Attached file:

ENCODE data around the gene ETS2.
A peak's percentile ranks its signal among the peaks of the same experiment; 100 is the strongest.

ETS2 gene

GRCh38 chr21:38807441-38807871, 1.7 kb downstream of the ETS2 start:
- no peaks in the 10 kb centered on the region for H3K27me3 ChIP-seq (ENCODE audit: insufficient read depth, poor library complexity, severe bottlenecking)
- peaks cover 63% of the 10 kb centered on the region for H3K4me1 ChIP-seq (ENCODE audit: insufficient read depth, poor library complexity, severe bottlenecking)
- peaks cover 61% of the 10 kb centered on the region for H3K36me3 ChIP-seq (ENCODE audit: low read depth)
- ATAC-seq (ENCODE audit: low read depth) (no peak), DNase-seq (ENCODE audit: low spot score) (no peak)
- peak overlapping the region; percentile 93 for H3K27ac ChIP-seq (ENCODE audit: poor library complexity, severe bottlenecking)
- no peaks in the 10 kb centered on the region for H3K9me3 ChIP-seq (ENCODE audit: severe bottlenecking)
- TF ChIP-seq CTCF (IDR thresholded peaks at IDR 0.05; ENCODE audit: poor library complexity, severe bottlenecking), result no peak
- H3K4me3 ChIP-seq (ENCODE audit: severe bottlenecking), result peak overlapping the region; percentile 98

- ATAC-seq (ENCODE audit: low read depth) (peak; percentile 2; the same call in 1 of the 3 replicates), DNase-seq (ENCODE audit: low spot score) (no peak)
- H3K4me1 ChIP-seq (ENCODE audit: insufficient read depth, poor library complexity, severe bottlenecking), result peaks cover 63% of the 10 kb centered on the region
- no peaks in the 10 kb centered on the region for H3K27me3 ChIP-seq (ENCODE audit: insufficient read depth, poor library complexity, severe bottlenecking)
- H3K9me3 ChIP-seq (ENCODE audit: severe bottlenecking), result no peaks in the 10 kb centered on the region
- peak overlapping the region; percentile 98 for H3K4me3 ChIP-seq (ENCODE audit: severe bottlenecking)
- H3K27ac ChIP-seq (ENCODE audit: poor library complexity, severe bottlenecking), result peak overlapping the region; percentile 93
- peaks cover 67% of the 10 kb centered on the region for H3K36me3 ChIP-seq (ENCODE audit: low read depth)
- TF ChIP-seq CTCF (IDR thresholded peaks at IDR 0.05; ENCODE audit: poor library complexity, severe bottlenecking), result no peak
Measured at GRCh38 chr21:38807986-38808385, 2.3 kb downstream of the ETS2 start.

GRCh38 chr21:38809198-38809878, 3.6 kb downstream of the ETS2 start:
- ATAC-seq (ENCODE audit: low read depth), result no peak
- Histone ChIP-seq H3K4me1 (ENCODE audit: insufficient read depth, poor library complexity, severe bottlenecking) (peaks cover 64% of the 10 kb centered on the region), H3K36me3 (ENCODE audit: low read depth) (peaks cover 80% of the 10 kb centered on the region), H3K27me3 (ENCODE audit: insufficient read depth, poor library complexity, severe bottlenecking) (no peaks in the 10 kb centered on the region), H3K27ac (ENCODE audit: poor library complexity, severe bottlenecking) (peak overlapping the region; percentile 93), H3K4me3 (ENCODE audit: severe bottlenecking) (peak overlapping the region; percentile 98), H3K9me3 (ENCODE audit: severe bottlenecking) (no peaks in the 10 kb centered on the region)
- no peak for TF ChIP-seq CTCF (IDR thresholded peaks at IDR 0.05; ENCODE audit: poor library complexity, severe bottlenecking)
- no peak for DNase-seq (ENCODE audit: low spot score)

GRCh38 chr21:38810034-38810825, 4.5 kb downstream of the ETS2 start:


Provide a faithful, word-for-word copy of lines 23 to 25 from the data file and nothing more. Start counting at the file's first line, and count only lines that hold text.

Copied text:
- ATAC-seq (ENCODE audit: low read depth), result no peak
- Histone ChIP-seq H3K4me1 (ENCODE audit: insufficient read depth, poor library complexity, severe bottlenecking) (peaks cover 64% of the 10 kb centered on the region), H3K36me3 (ENCODE audit: low read depth) (peaks cover 80% of the 10 kb centered on the region), H3K27me3 (ENCODE audit: insufficient read depth, poor library complexity, severe bottlenecking) (no peaks in the 10 kb centered on the region), H3K27ac (ENCODE audit: poor library complexity, severe bottlenecking) (peak overlapping the region; percentile 93), H3K4me3 (ENCODE audit: severe bottlenecking) (peak overlapping the region; percentile 98), H3K9me3 (ENCODE audit: severe bottlenecking) (no peaks in the 10 kb centered on the region)
- no peak for TF ChIP-seq CTCF (IDR thresholded peaks at IDR 0.05; ENCODE audit: poor library complexity, severe bottlenecking)